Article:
After teaching in the Philadelphia public schools through Teach for America, earning her Master’s degree in Urban Education from Penn’s Graduate School of Education, and managing college access programming, Elaine Leigh wanted a chance to see the changes in education firsthand. Through her internship at the Institute for Higher Education Policy, a nonprofit, nonpartisan research organization focused on policy that affect college access and completion for unrepresented students, Elaine has been able to do just that. A first year PhD student in Higher Education, Elaine hoped to gain experience in “hardcore policy research and analysis,” making this position an excellent fit.
What areas of public policy interest you?
I am very education focused, but from my perspective, education policy is so interdisciplinary. I think workforce development issues, social welfare, family services, and health service policy all interrelate, and I am interested in their interconnections with education policy.
What is the first thing you do when you get to the office every morning?
One of my tasks each week is to do the weekly newsletter about postsecondary data. I get emails from many different listservs (Department of Education, the Health, Education, and Labor Committee, Politico, AASCU, Lumina Foundation, etc.), so the first thing I do is read through all the headlines in my inbox and screen for articles about improvements or changes to postsecondary data. It keeps me up to date on everything that’s going on in higher education policy.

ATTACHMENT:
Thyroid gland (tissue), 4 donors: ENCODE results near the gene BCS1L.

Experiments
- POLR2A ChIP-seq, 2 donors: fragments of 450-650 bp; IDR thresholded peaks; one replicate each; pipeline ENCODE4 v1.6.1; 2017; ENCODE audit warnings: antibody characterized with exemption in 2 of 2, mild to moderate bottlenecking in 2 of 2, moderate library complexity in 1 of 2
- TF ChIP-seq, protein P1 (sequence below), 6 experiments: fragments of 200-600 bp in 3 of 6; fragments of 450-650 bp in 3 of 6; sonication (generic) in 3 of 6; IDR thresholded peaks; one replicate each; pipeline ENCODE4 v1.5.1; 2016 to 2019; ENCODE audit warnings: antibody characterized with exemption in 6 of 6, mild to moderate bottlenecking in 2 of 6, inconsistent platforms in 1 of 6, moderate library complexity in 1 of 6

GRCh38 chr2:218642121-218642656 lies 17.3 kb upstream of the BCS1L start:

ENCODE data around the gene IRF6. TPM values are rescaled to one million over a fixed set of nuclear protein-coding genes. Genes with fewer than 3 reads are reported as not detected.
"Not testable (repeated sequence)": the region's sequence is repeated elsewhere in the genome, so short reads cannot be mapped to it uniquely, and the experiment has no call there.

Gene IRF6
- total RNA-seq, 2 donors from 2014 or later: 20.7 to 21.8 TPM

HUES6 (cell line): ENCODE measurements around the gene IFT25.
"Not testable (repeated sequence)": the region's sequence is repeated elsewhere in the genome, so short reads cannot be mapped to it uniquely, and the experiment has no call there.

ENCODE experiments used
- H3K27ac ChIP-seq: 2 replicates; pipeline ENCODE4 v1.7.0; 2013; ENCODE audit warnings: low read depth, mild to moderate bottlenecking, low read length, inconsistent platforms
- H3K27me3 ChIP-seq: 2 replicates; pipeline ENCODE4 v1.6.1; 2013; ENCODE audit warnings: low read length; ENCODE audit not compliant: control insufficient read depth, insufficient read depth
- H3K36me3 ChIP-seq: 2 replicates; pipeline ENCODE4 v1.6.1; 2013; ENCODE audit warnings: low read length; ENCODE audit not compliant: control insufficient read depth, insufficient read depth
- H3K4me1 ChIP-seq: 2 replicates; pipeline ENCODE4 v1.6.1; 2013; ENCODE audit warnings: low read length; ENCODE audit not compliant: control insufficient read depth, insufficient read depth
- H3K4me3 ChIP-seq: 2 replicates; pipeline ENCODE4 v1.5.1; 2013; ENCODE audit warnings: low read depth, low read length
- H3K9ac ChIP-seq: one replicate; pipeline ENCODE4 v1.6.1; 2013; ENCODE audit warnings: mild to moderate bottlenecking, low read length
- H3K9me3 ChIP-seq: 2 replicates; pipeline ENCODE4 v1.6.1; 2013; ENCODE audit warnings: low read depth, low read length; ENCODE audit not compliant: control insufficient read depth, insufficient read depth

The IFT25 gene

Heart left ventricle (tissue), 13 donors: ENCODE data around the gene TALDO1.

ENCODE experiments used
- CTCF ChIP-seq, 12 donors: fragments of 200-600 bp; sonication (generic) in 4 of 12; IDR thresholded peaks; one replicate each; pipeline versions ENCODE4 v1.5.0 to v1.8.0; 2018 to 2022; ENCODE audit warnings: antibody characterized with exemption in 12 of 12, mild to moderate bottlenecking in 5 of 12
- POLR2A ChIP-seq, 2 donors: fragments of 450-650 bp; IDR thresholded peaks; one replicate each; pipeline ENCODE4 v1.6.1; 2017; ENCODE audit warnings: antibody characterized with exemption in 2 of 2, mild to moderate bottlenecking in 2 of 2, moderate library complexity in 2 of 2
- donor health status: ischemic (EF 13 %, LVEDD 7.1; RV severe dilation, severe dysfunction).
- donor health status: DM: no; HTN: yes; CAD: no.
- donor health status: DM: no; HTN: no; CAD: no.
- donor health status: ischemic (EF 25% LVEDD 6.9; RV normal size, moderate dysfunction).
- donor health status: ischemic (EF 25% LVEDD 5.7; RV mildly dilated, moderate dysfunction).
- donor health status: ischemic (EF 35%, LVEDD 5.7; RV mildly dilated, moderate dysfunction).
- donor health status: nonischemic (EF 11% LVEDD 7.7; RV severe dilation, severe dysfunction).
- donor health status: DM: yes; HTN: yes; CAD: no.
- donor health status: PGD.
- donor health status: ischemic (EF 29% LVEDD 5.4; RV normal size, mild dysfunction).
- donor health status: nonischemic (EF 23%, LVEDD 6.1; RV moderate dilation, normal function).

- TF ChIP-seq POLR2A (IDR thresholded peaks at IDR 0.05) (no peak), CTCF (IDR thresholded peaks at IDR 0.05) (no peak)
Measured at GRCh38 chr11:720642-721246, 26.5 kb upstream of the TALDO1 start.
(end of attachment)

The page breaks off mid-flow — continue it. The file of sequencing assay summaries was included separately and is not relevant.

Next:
What does a typical day in DC look like for you?
I feel like my answer is not going to be very fun, if I’m being honest, because I’m still doing projects with my GSE advisor. We have deadlines, so over the past month that I’ve been here, I’ve essentially just been going home after work and working on those. I plan to check out different areas of the city, find new restaurants, catch more shows at U Street Music Hall, and visit a few of the museums.
Have there been any surprises regarding living and working as an intern in DC?
I don’t know if I expected this or not, but seeing how all these organizations that seem separate are working together and collaborating on lots of different committees, seeing that busyness and the actions it takes to create that action is eye opening.
Name one object that you brought with you to DC that reflects your personality.
Because I need a way to destress, I brought things that relax me – so a bluetooth speaker for music and incense to create a calming ambience.
In 30 years, what will you remember about living and working in DC?
I think with a lot of what’s going on politically right now, with the House sit-in over gun control and the Orlando shootings, being in this space shocks and amazes me. I think I’ll remember that feeling of, wow, this is where so many influential decisions get made, and being one small piece of it. It can be quite inspiring. There’s no other place that’s going to give you that feeling.